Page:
Every June, cities across America host Pride Events that celebrate the achievements of LGBTQ people and movements. This year, a combination of factors, including the need for social distancing measures and widespread #BlackLivesMatter protests, led to a very differnt celebration of Pride. From Virtual Pride events to lone rainbow flags, submissions to the COVID-19 archive provide insight to Pride's "new normal."
Thanks to the contributions of Arizona State University Professor David Boyles and Arizona Hip Historian Marshall Shore, curators at the COVID-19 archive were able to document emerging virtual LGBTQ events, including the first annual Virtual Arizona Pride. When Phoenix Pride was cancelled, activists like David saw an opportunity to create a virtual space that could appeal to LGBTQ people across the state of Arizona. Utilizing virtual technology like Zoom, Facebook, and Instagram, the event included activist workshops, virtual drag shows, and even a documentary screening. Held in April, #VirtualAZPride was among the first virtual Pride events held in the United States.For more on Virtual AZ Pride, see the Arizona LGBT+ History Project panel below.
Pride Across America
In comparing several state responses to COVID, a more clear picture of Pride emerges. As coronavirus numbers continued to rise, Pride events were almost universally postponed. The idea that in person Pride could simply be postponed suggests that organizers expected infection rates to lower over time. Contributors, however, remained skeptical. When writing about Utah Pride, for example, curator Lawson Miller quipped, "I wonder if pride events rescheduled for later in the year will end up being cancelled due to a second wave of COVID-19." This caption proved a wise prediction, as the most recent COVID numbers suggest it is still likely too dangerous to hold in person events for the forseeable future.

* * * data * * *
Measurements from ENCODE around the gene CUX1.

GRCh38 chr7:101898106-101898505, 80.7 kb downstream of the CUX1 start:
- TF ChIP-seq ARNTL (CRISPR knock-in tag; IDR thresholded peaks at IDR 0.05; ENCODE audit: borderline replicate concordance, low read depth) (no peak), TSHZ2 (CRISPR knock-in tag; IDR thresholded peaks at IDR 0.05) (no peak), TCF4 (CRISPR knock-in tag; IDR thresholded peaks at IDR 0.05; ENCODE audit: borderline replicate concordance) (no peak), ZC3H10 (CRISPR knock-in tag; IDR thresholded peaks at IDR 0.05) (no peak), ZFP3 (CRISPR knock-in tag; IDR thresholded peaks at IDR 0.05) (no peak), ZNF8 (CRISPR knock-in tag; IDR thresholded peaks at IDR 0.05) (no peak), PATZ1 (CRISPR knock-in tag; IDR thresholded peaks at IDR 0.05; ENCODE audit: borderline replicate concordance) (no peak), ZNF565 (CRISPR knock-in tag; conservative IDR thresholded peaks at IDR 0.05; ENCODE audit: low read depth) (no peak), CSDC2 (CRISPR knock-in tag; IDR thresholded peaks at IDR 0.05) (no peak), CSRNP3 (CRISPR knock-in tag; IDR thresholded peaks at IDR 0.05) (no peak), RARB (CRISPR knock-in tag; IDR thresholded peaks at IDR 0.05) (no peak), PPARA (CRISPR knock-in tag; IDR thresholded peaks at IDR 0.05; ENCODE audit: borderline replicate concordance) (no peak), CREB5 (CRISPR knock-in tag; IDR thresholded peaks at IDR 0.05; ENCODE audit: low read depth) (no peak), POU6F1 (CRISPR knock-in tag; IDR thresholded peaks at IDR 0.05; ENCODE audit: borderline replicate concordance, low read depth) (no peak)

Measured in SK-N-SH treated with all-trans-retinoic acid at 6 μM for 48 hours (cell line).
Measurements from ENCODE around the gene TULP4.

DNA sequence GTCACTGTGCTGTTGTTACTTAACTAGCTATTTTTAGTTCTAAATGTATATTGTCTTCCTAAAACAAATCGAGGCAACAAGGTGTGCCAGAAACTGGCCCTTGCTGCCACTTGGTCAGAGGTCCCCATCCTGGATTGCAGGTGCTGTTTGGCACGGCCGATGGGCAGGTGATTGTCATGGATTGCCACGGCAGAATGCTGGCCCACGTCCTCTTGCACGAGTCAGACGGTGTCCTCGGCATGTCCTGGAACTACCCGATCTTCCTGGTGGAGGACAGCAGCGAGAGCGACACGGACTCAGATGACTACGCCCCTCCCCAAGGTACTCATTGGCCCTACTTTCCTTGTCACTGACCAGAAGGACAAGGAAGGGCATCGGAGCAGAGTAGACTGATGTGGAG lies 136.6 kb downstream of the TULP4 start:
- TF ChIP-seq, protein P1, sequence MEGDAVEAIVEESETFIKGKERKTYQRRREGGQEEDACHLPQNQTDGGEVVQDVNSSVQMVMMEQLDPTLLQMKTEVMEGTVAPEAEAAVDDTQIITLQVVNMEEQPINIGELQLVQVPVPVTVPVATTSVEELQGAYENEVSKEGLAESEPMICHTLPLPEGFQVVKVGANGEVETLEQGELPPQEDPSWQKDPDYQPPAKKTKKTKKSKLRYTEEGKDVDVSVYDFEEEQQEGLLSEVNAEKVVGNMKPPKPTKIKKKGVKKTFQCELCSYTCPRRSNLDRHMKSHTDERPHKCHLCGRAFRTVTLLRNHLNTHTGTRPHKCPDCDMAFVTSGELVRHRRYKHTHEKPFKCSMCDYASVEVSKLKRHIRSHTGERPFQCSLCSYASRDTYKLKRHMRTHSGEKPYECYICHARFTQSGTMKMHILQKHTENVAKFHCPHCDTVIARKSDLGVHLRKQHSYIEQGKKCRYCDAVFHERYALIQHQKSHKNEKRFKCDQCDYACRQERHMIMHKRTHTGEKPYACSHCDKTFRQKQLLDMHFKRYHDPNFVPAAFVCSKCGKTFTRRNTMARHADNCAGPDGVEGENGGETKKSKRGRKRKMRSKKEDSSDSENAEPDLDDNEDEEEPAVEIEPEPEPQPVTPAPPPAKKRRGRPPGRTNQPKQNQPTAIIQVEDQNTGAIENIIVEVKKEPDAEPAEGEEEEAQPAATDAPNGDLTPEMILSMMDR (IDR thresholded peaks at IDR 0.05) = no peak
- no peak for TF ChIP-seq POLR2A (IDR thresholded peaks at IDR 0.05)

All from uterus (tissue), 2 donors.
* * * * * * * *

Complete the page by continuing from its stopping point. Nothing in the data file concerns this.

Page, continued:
In the absence of in person events, many organizers turned to virtual spaces to establish a sense of community. Phoenix appears to be the first of many Virtual Pride Events. Larger Pride Events, such as the 50th Anniversary of San Francisco Pride, received considerable coverage, as SF Pride events were available on Twitch, YouTube, Facebook, and even broadcast on CBS. Small informal and formal Pride events, such as a drag livestream organized by Milwaukee gay bar This Is It or virtual breakout groups hosted by Ogden Pride in Utah, are also reflected in the archive. Contributor's often reflected on the positive impact of virtual Pride events. As Lawson wrote about Utah Pride, "The uncertainty is scary, but the sense of community that is being fostered by Pride events helps alleviate some of the stress of feeling uncertain or disconnected."
Pride 2020: Social Distance & Social Justice
COVID-19 not only impacted the format of Pride, but it changed the emphasis of Pride as well. Looking at the submissions, two unique themes emerge from Pride 2020: Social Distance & Social Justice.
Virtual Pride Events are one of several indicators of the centrality of social distancing at Pride this year. Contributors also included photos of themselves in isolation, as is the case in "Quarantine Pride." The sale of rainbow flag face masks by the Human Rights Campaign represents an interesting item that speaks to both consumerism at Pride and the role of social distancing; LGBTQ non-profits used PPE to generate revenue even as fundraising events were limited due to COVID.
While a discussion of virtual Pride Events was the overarching theme of submissions from April and May, as #BlackLivesMatter shook the nation in June, contributions began to reflect an emphasis on social justice. The link between anti-racist activism and gay rights organizing should be clear to those familiar with the history of gay liberation, but too often these are treated as separate issues. Yet in June of 2020, many began to treat the two causes as interrelated. In person Pride events, cancelled just a month or two earlier, were suddenly reorganized as Unity Marches for #BlackLivesMatter. The protests bear the signs of a COVID event, including face masks and social distancing guidelines. These new anti-racist Pride marches also gave LGBTQ people an opportunity to reflect on racism in LGBTQ spaces.For insight into anti-racist activism and Pride, see the San Francisco Pride TikTok below.